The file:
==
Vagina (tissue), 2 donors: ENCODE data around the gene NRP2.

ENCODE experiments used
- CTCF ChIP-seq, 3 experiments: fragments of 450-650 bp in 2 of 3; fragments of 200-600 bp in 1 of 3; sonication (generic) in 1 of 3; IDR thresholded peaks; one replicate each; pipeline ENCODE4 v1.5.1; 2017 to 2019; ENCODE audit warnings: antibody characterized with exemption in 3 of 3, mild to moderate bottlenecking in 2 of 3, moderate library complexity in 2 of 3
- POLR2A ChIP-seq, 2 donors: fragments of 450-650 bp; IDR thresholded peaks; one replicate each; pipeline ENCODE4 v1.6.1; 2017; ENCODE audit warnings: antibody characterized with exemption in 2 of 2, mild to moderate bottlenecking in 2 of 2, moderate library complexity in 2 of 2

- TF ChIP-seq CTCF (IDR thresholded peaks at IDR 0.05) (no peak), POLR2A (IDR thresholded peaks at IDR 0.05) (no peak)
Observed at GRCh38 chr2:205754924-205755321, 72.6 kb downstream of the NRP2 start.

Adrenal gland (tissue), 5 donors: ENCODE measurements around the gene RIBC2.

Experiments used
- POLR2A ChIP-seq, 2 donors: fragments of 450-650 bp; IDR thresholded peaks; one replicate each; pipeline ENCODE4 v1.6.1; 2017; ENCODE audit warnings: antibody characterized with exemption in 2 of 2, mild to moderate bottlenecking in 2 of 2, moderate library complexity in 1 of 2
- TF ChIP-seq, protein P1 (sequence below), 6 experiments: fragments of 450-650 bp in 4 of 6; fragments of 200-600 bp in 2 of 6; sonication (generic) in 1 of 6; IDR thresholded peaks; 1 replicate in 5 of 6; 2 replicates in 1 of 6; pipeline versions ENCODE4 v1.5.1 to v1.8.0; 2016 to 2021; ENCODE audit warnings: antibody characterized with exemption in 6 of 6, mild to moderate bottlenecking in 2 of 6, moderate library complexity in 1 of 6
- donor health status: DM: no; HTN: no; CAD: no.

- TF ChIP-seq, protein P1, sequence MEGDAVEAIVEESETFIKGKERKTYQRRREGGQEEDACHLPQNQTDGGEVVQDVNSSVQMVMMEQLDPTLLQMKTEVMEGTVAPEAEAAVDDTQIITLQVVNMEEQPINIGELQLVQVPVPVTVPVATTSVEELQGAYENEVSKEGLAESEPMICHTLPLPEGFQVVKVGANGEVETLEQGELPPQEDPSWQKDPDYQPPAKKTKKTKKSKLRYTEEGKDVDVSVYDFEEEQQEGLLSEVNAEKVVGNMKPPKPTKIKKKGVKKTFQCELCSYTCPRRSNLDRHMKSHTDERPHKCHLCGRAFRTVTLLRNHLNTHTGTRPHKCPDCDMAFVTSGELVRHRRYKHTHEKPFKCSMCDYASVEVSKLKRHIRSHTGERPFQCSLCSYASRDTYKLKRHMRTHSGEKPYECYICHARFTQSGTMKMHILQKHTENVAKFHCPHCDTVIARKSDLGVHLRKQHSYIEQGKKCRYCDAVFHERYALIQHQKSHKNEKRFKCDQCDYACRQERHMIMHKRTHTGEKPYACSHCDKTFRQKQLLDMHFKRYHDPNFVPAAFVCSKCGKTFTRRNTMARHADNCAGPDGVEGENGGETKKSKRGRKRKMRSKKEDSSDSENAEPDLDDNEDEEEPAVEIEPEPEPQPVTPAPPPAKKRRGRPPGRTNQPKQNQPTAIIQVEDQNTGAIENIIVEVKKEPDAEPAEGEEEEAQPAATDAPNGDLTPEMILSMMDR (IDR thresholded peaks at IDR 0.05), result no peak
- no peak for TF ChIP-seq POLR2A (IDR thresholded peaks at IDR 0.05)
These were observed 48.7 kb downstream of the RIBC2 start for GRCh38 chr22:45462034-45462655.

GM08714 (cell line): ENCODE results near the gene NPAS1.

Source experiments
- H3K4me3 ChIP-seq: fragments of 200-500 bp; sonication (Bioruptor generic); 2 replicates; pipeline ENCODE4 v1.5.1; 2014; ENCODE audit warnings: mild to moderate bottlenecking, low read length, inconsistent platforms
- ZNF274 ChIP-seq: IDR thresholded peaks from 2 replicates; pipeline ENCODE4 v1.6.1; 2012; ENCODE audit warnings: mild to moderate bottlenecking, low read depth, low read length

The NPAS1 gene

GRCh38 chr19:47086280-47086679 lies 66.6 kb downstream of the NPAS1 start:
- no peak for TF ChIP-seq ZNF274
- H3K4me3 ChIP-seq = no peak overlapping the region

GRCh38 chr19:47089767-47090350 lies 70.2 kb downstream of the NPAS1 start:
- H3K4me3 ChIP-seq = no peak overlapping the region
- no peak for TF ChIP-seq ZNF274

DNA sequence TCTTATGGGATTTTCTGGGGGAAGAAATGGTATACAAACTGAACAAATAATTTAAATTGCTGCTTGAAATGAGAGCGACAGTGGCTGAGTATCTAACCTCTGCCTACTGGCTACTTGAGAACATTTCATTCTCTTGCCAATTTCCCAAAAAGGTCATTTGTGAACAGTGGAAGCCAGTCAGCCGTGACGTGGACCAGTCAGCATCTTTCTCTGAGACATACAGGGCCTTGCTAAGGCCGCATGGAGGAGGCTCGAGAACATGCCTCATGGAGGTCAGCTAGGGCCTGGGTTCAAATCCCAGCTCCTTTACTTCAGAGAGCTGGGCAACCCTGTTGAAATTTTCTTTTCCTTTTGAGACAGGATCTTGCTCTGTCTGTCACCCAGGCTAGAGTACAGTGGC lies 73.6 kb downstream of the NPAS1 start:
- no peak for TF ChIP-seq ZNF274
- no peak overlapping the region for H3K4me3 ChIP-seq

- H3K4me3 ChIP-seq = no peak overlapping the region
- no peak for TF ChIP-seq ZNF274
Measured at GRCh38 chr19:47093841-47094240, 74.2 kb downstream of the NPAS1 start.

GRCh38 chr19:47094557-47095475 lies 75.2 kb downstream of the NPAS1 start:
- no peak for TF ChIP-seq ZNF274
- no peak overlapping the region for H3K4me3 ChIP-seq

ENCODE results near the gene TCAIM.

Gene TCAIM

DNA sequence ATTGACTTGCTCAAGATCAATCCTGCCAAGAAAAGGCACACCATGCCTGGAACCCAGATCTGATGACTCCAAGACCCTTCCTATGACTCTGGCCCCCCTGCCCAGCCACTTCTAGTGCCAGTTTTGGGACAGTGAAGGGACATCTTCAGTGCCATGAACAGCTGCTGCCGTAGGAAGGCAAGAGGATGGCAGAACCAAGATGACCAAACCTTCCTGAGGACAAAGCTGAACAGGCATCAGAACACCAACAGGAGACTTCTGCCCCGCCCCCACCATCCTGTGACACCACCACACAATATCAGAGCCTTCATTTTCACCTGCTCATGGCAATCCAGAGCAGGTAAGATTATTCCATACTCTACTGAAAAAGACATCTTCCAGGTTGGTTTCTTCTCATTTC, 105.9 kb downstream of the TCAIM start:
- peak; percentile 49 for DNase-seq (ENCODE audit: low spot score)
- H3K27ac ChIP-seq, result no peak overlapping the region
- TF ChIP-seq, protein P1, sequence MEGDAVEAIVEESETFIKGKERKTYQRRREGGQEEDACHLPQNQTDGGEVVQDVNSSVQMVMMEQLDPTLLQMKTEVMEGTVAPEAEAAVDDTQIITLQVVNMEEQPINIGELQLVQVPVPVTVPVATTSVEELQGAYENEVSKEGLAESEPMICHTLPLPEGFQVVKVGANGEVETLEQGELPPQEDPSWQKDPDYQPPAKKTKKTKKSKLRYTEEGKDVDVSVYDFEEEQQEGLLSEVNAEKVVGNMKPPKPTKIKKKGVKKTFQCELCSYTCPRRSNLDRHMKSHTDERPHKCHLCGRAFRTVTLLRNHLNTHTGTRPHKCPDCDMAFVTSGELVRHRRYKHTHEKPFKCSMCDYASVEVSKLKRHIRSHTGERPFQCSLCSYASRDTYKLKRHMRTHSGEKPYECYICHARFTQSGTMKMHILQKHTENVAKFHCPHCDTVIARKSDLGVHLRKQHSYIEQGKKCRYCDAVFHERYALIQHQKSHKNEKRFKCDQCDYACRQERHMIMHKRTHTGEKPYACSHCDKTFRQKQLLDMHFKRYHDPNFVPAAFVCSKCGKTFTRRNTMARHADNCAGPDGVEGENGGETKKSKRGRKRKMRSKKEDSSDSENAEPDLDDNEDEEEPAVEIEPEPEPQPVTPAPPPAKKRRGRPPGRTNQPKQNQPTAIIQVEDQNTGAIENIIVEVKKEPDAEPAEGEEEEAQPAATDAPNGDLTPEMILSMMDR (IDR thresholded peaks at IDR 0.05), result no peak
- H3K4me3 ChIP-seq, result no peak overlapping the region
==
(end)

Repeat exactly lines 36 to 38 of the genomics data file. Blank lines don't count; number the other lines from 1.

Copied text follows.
Gene TCAIM

DNA sequence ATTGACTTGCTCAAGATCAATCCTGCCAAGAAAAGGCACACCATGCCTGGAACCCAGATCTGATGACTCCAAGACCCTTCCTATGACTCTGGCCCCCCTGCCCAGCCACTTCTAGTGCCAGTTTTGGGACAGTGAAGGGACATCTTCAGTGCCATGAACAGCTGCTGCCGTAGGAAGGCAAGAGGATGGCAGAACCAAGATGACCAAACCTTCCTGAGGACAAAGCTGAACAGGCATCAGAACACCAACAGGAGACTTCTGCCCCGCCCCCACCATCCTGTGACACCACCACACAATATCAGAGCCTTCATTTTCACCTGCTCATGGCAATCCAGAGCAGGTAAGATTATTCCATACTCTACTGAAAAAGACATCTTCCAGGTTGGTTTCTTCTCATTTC, 105.9 kb downstream of the TCAIM start:
- peak; percentile 49 for DNase-seq (ENCODE audit: low spot score)